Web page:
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Successful '9-month Bangladesh regimen' for multidrug-resistant tuberculosis among over 500 consecutive patients


Aung, K J M; Van Deun, A; Declercq, E; Sarker, M R; Das, P K; Hossain, M A; Rieder, Hans L (2014). Successful '9-month Bangladesh regimen' for multidrug-resistant tuberculosis among over 500 consecutive patients. The International Journal of Tuberculosis and Lung Disease, 18(10):1180-1187.

Abstract

SETTING: Tuberculosis (TB) program, Damien Foundation Projects, Bangladesh.
OBJECTIVE: To summarize the outcome and its determinants of the first treatment for multidrug-resistant TB using a standardized regimen consisting of a minimum 9 months.
DESIGN: This was a prospective, observational study of a gatifloxacin (GFX) based directly observed regimen, mainly with initial hospitalization. The 4-month intensive phase was extended until sputum smear conversion. Patients were monitored using culture for up to 2 years after treatment completion.
RESULTS: Of the 515 patients who met the study inclusion criteria and were successively enrolled from 2005 to 2011, 84.4% had a bacteriologically favorable outcome. Due to extensive disease with delayed sputum conversion, only half of the patients completed treatment within 9 months; however, 95% were able to complete treatment within 12 months. Eleven patients failed or relapsed, and 93.1% of the 435 patients who were successfully treated completed at least 12 months post-treatment follow-up. The strongest risk factor for a bacteriologically unfavorable outcome was high-level fluoroquinolone (FQ) resistance, particularly when compounded by initial pyrazinamide (PZA) resistance. Low-level FQ resistance had no unfavorable effect on treatment outcome. Amplification of drug resistance occurred only once, in a patient strain that was initially only susceptible to kanamycin and clofazimine.
CONCLUSION: The excellent outcome of the Bangladesh regimen was largely maintained. Bacteriological treatment failures and relapses were rare, except among patients with high-level GFX resistance, notably in the presence of PZA resistance.

Abstract

SETTING: Tuberculosis (TB) program, Damien Foundation Projects, Bangladesh.
OBJECTIVE: To summarize the outcome and its determinants of the first treatment for multidrug-resistant TB using a standardized regimen consisting of a minimum 9 months.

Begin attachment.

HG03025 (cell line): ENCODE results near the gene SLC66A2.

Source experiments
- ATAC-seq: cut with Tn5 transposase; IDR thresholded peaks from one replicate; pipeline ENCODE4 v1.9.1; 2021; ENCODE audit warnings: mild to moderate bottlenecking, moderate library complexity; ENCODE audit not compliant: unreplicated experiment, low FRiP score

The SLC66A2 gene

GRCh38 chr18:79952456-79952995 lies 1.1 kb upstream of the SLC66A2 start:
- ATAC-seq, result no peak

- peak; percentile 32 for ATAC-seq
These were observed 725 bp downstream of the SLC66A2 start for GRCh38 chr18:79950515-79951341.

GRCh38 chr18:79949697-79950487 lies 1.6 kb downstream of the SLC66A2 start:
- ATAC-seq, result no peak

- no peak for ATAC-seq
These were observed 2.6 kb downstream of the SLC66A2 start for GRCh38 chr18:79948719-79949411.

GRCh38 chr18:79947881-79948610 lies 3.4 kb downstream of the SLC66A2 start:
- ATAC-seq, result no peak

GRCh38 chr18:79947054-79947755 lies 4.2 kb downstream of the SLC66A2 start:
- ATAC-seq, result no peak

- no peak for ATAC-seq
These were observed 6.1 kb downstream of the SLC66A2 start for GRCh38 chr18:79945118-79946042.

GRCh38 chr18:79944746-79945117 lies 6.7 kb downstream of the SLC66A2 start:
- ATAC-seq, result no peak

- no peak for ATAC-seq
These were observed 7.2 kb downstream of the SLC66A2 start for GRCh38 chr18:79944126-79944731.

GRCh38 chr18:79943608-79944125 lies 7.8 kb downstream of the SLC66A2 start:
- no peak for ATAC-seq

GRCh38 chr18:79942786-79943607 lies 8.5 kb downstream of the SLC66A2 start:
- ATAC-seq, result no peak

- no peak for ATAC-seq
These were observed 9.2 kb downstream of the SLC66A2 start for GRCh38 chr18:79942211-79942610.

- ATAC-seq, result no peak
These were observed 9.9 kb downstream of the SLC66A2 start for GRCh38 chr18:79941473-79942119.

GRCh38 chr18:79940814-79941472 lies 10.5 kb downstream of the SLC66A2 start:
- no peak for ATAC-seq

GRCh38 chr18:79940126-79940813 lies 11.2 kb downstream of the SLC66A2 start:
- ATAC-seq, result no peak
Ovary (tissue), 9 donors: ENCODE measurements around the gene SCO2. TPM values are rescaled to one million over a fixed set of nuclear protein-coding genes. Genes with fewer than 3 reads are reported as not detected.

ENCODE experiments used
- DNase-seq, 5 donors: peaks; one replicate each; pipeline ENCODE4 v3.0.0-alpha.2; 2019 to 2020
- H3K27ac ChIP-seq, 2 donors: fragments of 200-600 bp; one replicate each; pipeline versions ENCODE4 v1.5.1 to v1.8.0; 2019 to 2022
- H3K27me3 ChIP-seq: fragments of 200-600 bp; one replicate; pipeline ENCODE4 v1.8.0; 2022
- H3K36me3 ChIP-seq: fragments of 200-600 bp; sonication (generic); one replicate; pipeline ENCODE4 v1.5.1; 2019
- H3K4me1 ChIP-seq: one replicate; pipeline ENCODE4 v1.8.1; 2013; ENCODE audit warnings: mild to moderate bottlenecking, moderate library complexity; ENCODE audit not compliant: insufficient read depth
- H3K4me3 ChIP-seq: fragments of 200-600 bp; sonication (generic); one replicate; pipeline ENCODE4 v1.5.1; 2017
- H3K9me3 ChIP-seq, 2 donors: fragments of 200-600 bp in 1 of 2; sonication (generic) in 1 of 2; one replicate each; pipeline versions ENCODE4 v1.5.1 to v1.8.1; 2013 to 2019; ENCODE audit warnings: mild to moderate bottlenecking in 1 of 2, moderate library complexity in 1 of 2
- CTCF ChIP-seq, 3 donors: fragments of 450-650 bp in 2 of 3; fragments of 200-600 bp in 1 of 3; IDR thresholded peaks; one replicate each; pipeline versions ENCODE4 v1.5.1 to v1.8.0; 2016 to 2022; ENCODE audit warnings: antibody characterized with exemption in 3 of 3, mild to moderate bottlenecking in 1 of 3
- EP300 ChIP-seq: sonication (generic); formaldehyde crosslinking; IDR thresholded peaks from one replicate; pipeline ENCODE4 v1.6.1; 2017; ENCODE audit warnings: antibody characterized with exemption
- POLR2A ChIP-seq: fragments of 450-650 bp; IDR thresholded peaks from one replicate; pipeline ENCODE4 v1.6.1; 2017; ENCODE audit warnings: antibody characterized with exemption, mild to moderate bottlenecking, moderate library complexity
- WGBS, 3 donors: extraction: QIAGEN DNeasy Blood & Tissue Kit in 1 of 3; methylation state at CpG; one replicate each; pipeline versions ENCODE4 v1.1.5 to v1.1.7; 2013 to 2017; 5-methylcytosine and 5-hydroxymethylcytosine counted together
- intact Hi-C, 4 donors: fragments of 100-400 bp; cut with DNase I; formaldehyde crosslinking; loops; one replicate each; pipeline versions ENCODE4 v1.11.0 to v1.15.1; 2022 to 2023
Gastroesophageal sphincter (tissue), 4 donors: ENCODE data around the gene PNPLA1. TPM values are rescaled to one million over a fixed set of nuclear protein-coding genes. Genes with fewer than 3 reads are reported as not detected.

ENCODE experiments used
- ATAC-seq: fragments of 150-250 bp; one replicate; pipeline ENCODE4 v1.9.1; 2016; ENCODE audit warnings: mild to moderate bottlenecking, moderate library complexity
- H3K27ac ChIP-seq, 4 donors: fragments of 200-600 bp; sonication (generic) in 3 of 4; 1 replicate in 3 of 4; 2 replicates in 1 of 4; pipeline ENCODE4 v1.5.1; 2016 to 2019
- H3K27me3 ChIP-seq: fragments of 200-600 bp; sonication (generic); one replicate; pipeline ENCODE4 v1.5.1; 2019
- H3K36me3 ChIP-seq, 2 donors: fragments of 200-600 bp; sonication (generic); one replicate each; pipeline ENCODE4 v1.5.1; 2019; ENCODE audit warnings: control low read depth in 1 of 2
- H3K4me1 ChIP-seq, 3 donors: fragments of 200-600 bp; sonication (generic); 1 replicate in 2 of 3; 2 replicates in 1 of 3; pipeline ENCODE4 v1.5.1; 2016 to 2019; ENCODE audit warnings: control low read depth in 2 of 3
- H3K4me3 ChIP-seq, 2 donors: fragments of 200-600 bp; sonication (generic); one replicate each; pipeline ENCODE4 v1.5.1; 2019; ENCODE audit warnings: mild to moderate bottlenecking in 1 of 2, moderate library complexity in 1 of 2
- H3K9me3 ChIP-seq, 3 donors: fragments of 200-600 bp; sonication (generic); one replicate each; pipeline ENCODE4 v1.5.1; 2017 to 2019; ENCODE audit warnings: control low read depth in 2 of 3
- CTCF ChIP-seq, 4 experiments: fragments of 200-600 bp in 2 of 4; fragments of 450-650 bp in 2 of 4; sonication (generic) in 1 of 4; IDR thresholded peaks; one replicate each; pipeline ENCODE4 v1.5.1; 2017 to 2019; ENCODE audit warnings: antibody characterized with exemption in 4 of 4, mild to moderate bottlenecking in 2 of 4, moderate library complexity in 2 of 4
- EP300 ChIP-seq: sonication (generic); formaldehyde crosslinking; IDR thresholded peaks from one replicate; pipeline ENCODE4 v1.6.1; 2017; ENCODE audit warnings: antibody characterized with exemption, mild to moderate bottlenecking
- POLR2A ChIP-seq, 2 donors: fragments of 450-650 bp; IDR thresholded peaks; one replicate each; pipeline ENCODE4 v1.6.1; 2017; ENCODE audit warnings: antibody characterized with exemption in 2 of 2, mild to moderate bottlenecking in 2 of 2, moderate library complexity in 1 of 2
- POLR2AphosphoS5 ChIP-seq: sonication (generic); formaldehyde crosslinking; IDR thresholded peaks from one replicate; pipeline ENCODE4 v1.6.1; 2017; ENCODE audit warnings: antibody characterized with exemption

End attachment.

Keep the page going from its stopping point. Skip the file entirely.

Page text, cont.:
DESIGN: This was a prospective, observational study of a gatifloxacin (GFX) based directly observed regimen, mainly with initial hospitalization. The 4-month intensive phase was extended until sputum smear conversion. Patients were monitored using culture for up to 2 years after treatment completion.
RESULTS: Of the 515 patients who met the study inclusion criteria and were successively enrolled from 2005 to 2011, 84.4% had a bacteriologically favorable outcome. Due to extensive disease with delayed sputum conversion, only half of the patients completed treatment within 9 months; however, 95% were able to complete treatment within 12 months. Eleven patients failed or relapsed, and 93.1% of the 435 patients who were successfully treated completed at least 12 months post-treatment follow-up. The strongest risk factor for a bacteriologically unfavorable outcome was high-level fluoroquinolone (FQ) resistance, particularly when compounded by initial pyrazinamide (PZA) resistance. Low-level FQ resistance had no unfavorable effect on treatment outcome. Amplification of drug resistance occurred only once, in a patient strain that was initially only susceptible to kanamycin and clofazimine.
CONCLUSION: The excellent outcome of the Bangladesh regimen was largely maintained. Bacteriological treatment failures and relapses were rare, except among patients with high-level GFX resistance, notably in the presence of PZA resistance.

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Additional indexing

Item Type:Journal Article, refereed, original work
Communities & Collections:04 Faculty of Medicine > Epidemiology, Biostatistics and Prevention Institute (EBPI)
Dewey Decimal Classification:610 Medicine & health
Language:English
Date:October 2014
Deposited On:12 Feb 2015 14:55
Last Modified:05 Apr 2016 18:52
Publisher:International Union Against Tuberculosis and Lung Disease
ISSN:1027-3719
Publisher DOI:https://doi.org/10.5588/ijtld.14.0100
PubMed ID:25216831

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